Favorite

Missing Vic 

I kept thinking one thing as the U.S. House made history Sunday with its approval of a dramatic expansion of health coverage for all Americans.

We're going to miss U.S. Rep. Vic Snyder.

Alone among our House members (just as he was alone in his vote against George W. Bush's dishonest war), Snyder joined the majority and explained succinctly:

“Middle class Arkansans with insurance will get more control over their health care choices, more power to hold insurance companies accountable for bad policies, and more affordable premiums. Medicare will be protected and improved for our seniors. 32 million Americans and small businesses without insurance will for the first time get the power and ability to get quality health insurance in the marketplace. And just like current federal law no federal money can pay for elective abortions.”

Snyder was a calm voice in the last-minute clamor over abortion. He had voted for the Stupak amendment in the House, but he distributed documentary proof, including independent legal opinion and federal regulations, that the Senate health bill provided an equivalent guarantee against government spending on abortion.

U.S. Reps. Mike Ross and lame duck Marion Berry and, of course Rep. John Boozman of the Party of No, joined Orval Faubus, George Wallace, etc., on the wrong side of history. Ross claimed he listened to his constituents, but independent polling suggests there's broad support for health reform in his poor district, particularly when voters are given an accurate representation of the legislation. Instead, he obeyed the angry minority that has always made him a spear carrier for gun nuts and cranks and an opponent of human rights.

But back to Vic Snyder. The best known candidate in the Democratic primary race to succeed him, Rep. Robbie Wills of Conway, had already said weeks ago that HE would NOT vote for this legislation. He said he wouldn't vote for outright repeal should it pass, however, and was mute Monday morning. There was some comfort that two Democratic contenders, David Boling and Joyce Elliott, volunteered positive remarks about the vote.

The Republican candidates, Scott Wallace and Tim Griffin, couldn't wait to vow to repeal the legislation. They issued statements straight from the GOP Talking Points Factory. But really. Are they right? Do voters really want to repeal:

-Barring insurance companies from excluding people with pre-existing conditions.

-Stopping insurance companies from rescinding coverage.

-Insurance exchanges that expand individual coverage and provide assistance for small businesses.

-Tax credits for more than 36,000 small Arkansas businesses.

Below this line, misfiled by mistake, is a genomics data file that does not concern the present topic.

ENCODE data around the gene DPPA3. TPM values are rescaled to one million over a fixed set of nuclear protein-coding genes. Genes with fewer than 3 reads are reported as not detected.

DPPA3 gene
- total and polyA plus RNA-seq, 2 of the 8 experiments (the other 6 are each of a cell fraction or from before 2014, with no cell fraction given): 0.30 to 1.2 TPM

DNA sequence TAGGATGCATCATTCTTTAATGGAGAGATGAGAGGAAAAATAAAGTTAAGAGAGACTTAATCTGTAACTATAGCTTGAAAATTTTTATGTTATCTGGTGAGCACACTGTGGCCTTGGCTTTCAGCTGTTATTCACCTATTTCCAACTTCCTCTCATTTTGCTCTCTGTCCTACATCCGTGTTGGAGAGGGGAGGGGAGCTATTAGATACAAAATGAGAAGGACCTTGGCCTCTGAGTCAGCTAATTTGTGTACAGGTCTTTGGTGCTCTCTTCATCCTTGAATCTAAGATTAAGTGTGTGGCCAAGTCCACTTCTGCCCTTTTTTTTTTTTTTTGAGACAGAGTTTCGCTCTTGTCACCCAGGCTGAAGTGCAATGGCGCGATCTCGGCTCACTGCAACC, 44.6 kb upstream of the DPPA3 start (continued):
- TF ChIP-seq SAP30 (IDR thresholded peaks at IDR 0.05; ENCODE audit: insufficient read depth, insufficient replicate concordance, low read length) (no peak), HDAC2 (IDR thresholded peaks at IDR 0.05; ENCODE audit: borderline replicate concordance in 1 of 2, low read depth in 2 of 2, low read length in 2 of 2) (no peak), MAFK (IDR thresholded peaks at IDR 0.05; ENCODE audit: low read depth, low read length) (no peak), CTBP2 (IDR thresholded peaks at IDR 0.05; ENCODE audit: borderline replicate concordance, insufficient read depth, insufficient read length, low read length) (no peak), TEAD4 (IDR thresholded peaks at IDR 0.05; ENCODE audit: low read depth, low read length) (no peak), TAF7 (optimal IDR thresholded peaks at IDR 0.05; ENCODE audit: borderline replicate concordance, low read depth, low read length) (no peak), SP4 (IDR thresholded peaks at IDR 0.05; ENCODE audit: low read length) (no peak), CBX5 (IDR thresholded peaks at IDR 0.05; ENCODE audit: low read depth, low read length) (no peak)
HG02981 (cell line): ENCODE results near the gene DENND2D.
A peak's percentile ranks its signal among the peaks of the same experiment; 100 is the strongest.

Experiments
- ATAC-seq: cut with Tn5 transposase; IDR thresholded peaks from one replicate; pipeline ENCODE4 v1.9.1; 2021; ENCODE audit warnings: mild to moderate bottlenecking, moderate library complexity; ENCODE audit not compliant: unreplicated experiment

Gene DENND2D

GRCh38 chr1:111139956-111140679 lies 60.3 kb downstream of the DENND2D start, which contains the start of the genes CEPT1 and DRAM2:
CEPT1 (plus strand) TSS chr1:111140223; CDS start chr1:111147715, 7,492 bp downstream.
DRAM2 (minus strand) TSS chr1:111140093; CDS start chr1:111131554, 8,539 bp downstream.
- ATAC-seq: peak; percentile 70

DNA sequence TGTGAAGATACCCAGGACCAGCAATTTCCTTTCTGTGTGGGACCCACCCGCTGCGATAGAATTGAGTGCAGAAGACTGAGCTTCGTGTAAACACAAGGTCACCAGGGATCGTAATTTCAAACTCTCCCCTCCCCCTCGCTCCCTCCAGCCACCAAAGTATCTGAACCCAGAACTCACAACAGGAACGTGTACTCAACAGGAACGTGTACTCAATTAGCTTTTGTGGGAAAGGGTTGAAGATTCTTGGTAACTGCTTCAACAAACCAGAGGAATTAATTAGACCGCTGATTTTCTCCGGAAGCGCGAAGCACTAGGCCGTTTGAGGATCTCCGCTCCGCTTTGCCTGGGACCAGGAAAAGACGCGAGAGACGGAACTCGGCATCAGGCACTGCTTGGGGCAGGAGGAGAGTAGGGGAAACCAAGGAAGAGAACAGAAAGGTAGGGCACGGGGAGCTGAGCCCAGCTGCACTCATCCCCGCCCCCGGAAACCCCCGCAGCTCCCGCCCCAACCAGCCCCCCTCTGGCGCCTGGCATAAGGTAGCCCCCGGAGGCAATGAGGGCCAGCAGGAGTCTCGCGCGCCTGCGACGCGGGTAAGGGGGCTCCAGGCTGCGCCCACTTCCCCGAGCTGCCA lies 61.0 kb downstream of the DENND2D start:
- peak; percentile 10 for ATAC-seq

-Expanding Medicaid.

-Linking Medicare reimbursement to “quality outcomes.”

-Health coverage for nearly a half-million more Arkansans.

-Closing the “doughnut hole” in seniors' drug coverage — a benefit to nearly 90,000 in Arkansas.

-Free preventive health care.

-Expanding funding for community health centers and rural health care.

-More coverage for kids, including an extension of the time they can stay on parents' health insurance.

It is a sad day when advocating a better society requires courage. It is sadder still to consider where many political candidates — Tim Griffin stands out, but is by no means alone — think political success lies. Their selfishness of spirit; their mistrust of a government that defends us and brings us Social Security and Medicare, and their general meanness repudiate
this country's optimistic and giving history.

Yes, we will miss Vic Snyder.

Favorite

Comments

Subscribe to this thread:

Add a comment

More by Max Brantley

Readers also liked…

  • Along the civil rights trail

    A convergence of events in recent days signaled again how far we have come and how far we have yet to go in civil rights.
    • Jan 18, 2018
  • The Oval outhouse

    One thing all Americans finally can agree upon is that public discourse has coarsened irretrievably in the era of Donald Trump and largely at his instance.
    • Jan 18, 2018

Latest in Max Brantley

  • Newspaper transformation

    Forty-six years ago this week I visited Little Rock in hopes of getting a job at the Arkansas Gazette. Then-Managing Editor Robert Douglas was friendly, but said (with good reason) that I was a little green.
    • Dec 20, 2018
  • Hope and change LR

    While I was away, Frank Scott Jr. won a historic victory in a runoff with Baker Kurrus to succeed Mark Stodola as Little Rock mayor.
    • Dec 13, 2018
  • A real mayor

    Baker Kurrus is trying to brand himself as an agent for change as mayor of Little Rock, but labors under a handicap.
    • Nov 22, 2018
  • More »

Most Viewed

  • Yes, he's a liar. Yes, he's a stooge. But too few care.

    If the recently released Mueller Report proves nothing else, it’s that almost everything Trump derided as “Fake News” regarding his campaign’s conniving with Russian operatives during the 2016 election has proven to be remarkably accurate.

Most Recent Comments

  • Re: Bernie, the millionaire Socialist

    • love ya, Gene, but the Cold War is over. Young people don't have the same…

    • on April 23, 2019
  • Re: 'Exonerated'

    • Sounds like Webster is giving the definition of the mainstream media.

    • on April 22, 2019
  • Re: Bernie, the millionaire Socialist

    • Sooner or later you will run out of other peoples money

    • on April 22, 2019
 

© 2019 Arkansas Times | 201 East Markham, Suite 200, Little Rock, AR 72201
Powered by Foundation